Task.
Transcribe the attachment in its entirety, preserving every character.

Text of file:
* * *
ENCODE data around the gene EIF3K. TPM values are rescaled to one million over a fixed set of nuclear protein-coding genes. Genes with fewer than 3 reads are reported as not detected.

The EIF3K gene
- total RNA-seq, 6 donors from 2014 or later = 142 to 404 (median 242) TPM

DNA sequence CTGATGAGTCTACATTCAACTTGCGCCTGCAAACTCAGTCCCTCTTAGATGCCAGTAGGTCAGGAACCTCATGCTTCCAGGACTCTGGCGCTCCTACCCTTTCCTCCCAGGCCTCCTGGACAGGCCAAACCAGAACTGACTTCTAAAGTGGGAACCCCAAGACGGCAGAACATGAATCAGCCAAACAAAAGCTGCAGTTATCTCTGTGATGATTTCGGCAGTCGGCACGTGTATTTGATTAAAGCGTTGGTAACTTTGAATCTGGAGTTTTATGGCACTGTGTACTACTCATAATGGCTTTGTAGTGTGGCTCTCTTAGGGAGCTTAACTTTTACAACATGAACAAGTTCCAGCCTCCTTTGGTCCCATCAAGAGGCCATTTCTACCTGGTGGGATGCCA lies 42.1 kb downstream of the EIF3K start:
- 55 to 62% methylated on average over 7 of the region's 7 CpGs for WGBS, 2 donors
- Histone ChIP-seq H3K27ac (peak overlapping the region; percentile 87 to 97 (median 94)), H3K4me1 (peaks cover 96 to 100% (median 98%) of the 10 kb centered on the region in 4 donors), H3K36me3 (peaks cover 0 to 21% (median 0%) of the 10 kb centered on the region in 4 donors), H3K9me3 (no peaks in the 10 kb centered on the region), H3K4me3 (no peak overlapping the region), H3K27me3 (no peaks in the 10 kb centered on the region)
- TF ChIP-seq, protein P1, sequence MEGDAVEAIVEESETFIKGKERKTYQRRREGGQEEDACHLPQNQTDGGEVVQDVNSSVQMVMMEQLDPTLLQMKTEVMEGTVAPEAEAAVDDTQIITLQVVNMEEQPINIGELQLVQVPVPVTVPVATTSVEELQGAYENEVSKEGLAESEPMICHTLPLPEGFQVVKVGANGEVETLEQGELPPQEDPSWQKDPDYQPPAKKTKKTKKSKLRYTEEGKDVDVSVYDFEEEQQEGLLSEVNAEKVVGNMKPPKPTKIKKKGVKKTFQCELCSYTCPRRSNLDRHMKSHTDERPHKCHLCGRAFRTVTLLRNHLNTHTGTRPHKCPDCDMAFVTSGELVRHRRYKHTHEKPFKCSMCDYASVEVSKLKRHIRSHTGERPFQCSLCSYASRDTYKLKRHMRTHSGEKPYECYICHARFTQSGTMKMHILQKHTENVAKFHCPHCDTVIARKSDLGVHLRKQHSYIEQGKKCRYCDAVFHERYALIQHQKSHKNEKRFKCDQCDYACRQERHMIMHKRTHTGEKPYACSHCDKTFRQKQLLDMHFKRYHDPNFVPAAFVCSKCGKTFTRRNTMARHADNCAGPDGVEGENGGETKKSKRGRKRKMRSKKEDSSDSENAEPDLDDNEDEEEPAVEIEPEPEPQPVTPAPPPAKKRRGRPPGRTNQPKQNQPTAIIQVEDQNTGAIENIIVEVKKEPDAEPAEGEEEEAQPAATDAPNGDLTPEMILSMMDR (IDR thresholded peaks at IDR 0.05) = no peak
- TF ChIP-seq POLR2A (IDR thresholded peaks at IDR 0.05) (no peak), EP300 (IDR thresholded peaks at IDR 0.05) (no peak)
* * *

ENCODE data around the gene EIF3K. TPM values are rescaled to one million over a fixed set of nuclear protein-coding genes. Genes with fewer than 3 reads are reported as not detected.

The EIF3K gene
- total RNA-seq, 6 donors from 2014 or later = 142 to 404 (median 242) TPM

DNA sequence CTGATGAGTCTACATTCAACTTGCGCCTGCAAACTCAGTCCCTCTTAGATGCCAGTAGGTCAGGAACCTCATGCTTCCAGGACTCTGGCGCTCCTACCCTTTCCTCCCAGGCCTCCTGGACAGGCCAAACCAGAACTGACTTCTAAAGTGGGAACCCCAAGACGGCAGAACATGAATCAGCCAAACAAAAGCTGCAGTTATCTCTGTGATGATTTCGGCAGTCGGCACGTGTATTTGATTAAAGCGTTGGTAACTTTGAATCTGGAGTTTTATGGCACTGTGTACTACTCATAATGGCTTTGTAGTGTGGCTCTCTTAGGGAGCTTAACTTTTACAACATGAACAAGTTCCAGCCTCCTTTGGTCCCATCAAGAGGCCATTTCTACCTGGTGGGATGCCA lies 42.1 kb downstream of the EIF3K start:
- 55 to 62% methylated on average over 7 of the region's 7 CpGs for WGBS, 2 donors
- Histone ChIP-seq H3K27ac (peak overlapping the region; percentile 87 to 97 (median 94)), H3K4me1 (peaks cover 96 to 100% (median 98%) of the 10 kb centered on the region in 4 donors), H3K36me3 (peaks cover 0 to 21% (median 0%) of the 10 kb centered on the region in 4 donors), H3K9me3 (no peaks in the 10 kb centered on the region), H3K4me3 (no peak overlapping the region), H3K27me3 (no peaks in the 10 kb centered on the region)
- TF ChIP-seq, protein P1, sequence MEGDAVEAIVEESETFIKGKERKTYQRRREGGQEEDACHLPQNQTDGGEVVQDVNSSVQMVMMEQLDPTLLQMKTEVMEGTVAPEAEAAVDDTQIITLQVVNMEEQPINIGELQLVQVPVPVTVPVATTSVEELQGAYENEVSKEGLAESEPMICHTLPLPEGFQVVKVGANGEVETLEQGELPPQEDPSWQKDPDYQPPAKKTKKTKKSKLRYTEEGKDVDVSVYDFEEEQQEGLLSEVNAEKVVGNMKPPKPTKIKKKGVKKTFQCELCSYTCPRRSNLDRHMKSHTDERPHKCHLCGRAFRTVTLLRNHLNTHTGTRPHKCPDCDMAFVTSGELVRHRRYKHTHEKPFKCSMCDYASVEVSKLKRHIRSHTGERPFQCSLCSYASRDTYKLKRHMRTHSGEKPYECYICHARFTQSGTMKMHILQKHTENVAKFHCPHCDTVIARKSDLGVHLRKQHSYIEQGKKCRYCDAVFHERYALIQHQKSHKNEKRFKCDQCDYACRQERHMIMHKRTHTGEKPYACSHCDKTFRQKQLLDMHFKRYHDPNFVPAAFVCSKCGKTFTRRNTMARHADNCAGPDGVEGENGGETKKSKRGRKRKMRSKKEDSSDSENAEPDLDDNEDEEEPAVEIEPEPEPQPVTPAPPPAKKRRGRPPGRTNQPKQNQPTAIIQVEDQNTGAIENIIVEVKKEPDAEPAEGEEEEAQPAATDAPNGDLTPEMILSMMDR (IDR thresholded peaks at IDR 0.05) = no peak
- TF ChIP-seq POLR2A (IDR thresholded peaks at IDR 0.05) (no peak), EP300 (IDR thresholded peaks at IDR 0.05) (no peak)